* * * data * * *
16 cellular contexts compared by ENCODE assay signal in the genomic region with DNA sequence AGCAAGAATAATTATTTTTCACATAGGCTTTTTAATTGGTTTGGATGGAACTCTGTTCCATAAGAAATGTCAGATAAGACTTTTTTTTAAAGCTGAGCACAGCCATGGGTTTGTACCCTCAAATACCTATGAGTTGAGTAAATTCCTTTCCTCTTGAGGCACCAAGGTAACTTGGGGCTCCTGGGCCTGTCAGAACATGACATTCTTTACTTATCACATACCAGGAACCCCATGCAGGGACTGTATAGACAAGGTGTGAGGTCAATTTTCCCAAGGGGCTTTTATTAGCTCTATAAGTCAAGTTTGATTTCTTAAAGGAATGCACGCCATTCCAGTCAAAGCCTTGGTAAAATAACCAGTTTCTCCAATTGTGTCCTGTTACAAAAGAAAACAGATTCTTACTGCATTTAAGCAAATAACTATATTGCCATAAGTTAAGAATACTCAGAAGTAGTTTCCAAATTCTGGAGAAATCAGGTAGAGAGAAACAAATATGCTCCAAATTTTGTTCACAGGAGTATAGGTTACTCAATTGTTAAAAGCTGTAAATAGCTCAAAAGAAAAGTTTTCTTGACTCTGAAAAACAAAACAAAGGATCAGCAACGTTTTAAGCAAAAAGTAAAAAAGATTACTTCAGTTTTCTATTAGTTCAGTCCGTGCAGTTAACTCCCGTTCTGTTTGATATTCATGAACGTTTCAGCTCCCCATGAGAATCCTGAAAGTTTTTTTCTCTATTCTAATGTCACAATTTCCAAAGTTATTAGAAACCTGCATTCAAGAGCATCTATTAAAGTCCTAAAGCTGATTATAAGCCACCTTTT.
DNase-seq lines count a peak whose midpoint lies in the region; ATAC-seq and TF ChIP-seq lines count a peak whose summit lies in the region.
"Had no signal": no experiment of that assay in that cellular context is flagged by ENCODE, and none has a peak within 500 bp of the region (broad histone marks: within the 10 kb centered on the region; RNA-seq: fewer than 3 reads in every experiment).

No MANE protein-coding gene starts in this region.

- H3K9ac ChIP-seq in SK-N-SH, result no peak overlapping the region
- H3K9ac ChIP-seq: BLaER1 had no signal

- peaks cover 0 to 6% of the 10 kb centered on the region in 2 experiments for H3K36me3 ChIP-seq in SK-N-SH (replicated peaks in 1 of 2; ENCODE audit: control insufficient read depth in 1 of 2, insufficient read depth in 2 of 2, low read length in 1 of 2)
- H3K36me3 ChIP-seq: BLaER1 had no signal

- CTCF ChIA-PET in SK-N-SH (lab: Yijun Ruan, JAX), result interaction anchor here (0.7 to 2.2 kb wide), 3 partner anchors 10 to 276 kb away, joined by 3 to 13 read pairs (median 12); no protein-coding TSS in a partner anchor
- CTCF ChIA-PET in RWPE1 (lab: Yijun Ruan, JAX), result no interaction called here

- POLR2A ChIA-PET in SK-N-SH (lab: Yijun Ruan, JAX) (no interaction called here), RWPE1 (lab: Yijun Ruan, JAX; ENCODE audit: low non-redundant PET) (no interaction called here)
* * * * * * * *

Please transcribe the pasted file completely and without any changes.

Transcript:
16 cellular contexts compared by ENCODE assay signal in the genomic region with DNA sequence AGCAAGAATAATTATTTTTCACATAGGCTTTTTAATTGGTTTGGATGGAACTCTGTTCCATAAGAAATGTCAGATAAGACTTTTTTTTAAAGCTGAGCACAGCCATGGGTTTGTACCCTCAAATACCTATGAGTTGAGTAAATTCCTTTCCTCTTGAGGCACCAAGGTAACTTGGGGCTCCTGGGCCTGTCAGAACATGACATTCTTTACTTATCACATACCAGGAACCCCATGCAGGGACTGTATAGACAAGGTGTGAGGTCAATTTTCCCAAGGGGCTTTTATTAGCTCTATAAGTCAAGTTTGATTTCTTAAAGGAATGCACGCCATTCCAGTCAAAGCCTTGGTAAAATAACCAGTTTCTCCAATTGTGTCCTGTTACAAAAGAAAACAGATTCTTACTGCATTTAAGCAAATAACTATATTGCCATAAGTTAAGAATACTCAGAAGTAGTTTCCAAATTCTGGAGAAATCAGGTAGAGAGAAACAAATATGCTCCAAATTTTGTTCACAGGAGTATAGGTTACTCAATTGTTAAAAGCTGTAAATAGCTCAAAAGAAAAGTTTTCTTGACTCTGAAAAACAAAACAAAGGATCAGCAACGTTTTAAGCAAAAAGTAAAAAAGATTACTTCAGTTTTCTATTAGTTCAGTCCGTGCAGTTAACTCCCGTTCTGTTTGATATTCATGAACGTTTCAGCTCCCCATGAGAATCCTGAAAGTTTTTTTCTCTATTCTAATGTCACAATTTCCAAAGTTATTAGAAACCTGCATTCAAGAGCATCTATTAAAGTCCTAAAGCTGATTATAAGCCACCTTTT.
DNase-seq lines count a peak whose midpoint lies in the region; ATAC-seq and TF ChIP-seq lines count a peak whose summit lies in the region.
"Had no signal": no experiment of that assay in that cellular context is flagged by ENCODE, and none has a peak within 500 bp of the region (broad histone marks: within the 10 kb centered on the region; RNA-seq: fewer than 3 reads in every experiment).

No MANE protein-coding gene starts in this region.

- H3K9ac ChIP-seq in SK-N-SH, result no peak overlapping the region
- H3K9ac ChIP-seq: BLaER1 had no signal

- peaks cover 0 to 6% of the 10 kb centered on the region in 2 experiments for H3K36me3 ChIP-seq in SK-N-SH (replicated peaks in 1 of 2; ENCODE audit: control insufficient read depth in 1 of 2, insufficient read depth in 2 of 2, low read length in 1 of 2)
- H3K36me3 ChIP-seq: BLaER1 had no signal

- CTCF ChIA-PET in SK-N-SH (lab: Yijun Ruan, JAX), result interaction anchor here (0.7 to 2.2 kb wide), 3 partner anchors 10 to 276 kb away, joined by 3 to 13 read pairs (median 12); no protein-coding TSS in a partner anchor
- CTCF ChIA-PET in RWPE1 (lab: Yijun Ruan, JAX), result no interaction called here

- POLR2A ChIA-PET in SK-N-SH (lab: Yijun Ruan, JAX) (no interaction called here), RWPE1 (lab: Yijun Ruan, JAX; ENCODE audit: low non-redundant PET) (no interaction called here)